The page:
Quote:Original post by Humble Hobo Sorry Orionx, I have to add my words to the fray. ;) No problem with that. This is all opinions. I'm not here to argue. Quote: Tolkien wrote a series (i.e. the story occured in related worlds and timeframes) whereas FF is a collection of unrelated worlds, in different timeframes, reusing the same specific monsters and elements. I understand what you're saying about the unrelated worlds, but they are related by who they're made by, and it is a series of games. Also, the creatures of the games generally aren't the exact same as their other counterparts in other games. The creatures are generally changed to better fit their world. The creatures in Spira and Midgard might have the same name, but not the same appearance. Quote: Edit: For example, you wouldn't make a fantasy RPG that uses level 13 hobgoblins, then make a Sci-Fi FPS that uses the same blasted hobgoblins on an unrelated planet. Correct, but these are a series of RPGs, set in the same genre. Because of that, it's not surprising that they would reuse creatures. Is it feasible to keep making new creatures for multiple games without them becoming repetitive or rediculous anyway? Quote:Tom The outfit and character design is really out there, and the character personalities have always been one-sided and cliched. They were deliberately made to be seem "cool" and "original," and in my eyes that automatically makes them lame. That's one of the best arguments against Final Fantasy I've actually heard, and I've never thought of the characters that way. That's a really good point.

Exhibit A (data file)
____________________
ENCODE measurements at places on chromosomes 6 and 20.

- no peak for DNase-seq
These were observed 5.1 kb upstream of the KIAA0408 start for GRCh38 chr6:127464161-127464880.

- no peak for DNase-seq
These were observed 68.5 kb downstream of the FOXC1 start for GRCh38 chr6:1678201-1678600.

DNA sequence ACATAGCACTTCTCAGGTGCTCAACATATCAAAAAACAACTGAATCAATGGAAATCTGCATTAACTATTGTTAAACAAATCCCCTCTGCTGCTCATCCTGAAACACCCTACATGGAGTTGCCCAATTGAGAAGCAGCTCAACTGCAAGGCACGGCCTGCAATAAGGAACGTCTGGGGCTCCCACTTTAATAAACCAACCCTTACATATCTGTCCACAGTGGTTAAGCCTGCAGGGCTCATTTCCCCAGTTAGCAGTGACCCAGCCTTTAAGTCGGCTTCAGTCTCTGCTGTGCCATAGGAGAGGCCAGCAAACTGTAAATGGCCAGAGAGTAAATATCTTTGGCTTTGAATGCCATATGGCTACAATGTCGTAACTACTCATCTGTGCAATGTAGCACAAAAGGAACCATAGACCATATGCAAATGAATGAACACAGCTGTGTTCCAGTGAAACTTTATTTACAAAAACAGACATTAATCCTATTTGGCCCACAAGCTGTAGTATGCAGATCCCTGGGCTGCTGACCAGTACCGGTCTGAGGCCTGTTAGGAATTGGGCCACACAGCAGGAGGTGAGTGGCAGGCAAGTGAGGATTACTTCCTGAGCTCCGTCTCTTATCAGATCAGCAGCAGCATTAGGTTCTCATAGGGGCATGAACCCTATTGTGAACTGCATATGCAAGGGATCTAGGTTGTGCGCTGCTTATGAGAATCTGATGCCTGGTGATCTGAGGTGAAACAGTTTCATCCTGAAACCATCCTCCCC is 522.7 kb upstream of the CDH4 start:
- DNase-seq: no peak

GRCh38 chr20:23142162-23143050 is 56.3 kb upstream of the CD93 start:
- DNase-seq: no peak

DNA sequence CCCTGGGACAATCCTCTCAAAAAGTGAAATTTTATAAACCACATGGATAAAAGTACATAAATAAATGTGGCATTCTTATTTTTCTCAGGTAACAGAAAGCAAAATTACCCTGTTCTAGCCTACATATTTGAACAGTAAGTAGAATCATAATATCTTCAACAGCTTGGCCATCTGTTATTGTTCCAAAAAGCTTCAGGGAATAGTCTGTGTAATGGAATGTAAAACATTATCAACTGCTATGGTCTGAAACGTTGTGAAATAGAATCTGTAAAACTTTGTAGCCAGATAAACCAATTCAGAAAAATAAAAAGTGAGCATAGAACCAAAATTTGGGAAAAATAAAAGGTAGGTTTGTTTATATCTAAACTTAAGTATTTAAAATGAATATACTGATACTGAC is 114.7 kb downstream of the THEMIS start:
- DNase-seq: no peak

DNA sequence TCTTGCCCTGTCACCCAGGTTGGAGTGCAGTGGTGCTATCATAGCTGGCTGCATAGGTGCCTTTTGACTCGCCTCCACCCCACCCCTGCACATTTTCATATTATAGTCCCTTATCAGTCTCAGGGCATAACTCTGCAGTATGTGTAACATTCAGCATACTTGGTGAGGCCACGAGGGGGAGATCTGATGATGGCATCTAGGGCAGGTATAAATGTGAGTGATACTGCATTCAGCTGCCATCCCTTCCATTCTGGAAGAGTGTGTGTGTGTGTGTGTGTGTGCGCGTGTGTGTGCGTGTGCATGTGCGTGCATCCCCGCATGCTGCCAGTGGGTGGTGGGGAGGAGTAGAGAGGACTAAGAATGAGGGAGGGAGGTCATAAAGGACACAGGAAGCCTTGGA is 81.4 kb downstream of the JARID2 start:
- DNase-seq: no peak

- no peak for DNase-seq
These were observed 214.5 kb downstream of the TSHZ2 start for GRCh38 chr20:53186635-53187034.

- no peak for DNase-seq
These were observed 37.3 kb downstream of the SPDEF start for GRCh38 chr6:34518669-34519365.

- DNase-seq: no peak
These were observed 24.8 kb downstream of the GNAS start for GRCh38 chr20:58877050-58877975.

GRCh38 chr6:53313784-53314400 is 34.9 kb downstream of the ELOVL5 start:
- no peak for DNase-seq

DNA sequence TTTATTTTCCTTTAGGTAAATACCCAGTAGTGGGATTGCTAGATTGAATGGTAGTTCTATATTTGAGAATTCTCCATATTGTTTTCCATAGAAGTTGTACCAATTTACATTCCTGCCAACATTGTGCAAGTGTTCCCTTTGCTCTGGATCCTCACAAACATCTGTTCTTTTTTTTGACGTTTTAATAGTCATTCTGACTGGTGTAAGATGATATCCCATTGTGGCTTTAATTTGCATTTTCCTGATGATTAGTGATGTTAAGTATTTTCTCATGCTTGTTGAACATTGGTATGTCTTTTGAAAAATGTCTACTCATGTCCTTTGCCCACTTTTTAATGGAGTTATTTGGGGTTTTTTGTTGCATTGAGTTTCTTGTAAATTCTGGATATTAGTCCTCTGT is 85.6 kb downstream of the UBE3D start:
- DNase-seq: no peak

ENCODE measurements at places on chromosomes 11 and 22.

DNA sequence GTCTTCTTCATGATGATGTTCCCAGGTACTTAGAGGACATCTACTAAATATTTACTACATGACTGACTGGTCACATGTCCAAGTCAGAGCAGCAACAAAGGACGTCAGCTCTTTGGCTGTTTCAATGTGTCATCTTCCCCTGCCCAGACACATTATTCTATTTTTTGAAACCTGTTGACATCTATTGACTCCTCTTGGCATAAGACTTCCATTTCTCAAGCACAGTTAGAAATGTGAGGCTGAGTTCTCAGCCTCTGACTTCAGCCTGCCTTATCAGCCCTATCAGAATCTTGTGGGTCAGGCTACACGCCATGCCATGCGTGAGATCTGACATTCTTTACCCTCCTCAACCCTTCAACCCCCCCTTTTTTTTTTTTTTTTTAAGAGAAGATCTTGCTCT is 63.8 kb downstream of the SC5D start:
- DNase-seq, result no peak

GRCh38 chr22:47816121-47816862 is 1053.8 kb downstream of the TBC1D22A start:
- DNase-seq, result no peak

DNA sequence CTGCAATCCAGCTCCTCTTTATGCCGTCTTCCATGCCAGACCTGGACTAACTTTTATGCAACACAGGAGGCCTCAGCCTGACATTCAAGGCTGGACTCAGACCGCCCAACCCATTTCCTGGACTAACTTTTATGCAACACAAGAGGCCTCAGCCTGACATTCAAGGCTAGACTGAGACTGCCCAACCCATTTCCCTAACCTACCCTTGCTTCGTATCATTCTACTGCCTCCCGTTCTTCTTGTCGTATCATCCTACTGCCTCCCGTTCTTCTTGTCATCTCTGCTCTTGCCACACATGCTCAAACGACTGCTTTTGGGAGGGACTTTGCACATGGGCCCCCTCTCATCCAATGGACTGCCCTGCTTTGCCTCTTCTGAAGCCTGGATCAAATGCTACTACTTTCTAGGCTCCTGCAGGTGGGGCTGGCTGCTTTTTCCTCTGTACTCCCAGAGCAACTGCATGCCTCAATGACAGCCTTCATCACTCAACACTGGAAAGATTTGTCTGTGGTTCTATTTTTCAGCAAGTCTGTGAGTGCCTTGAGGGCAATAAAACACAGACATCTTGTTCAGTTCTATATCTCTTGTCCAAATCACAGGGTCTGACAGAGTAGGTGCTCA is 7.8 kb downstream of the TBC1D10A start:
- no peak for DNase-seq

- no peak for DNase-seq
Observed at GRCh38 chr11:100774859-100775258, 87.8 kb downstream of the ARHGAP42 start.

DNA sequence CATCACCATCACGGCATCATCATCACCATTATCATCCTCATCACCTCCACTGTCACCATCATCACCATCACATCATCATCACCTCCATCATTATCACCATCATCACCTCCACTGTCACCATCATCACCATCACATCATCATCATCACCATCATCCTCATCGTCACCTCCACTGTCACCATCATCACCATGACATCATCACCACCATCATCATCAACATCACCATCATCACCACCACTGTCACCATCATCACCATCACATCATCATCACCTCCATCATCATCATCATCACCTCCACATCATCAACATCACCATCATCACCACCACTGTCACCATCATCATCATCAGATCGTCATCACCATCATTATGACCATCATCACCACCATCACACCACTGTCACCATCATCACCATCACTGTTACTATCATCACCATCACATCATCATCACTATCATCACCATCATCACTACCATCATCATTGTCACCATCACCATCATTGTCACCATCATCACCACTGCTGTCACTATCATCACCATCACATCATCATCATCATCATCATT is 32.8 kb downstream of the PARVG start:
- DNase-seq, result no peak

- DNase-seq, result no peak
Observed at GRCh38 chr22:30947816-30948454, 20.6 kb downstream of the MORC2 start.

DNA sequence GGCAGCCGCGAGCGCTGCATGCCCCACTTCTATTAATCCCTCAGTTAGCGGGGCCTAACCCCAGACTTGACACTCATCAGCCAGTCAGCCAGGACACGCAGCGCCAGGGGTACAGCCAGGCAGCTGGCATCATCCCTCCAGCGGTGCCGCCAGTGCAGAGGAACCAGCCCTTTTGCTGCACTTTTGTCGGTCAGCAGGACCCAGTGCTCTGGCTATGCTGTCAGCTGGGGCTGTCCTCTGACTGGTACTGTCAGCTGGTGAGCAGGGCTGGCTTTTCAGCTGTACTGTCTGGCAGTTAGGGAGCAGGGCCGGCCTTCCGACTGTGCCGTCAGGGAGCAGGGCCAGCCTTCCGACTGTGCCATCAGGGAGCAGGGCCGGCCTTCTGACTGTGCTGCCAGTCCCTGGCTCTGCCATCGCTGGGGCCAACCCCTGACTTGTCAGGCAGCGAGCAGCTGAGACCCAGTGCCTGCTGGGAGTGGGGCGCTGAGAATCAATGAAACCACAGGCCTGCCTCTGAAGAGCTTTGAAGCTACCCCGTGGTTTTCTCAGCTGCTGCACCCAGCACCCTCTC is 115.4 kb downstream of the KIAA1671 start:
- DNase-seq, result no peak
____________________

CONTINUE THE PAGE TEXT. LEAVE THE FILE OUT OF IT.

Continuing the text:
10. The Vicious Cycle

    Tolkein is regarded as a mad genius for writing a bunch of books about the same place and the Final Fantasys takes flak for referencing each other? Please. EDIT: Before I'm attacked, let me defend myself. A lot of franchises have recurring elements. For instance, most of cast of Kevin Smith's movies are recurring actors and characters. Most of Stephen King's novels take place in the same city. Just because the Final Fantasy franchise has recurring elements, doesn't mean the franchise puts out the same story over and over.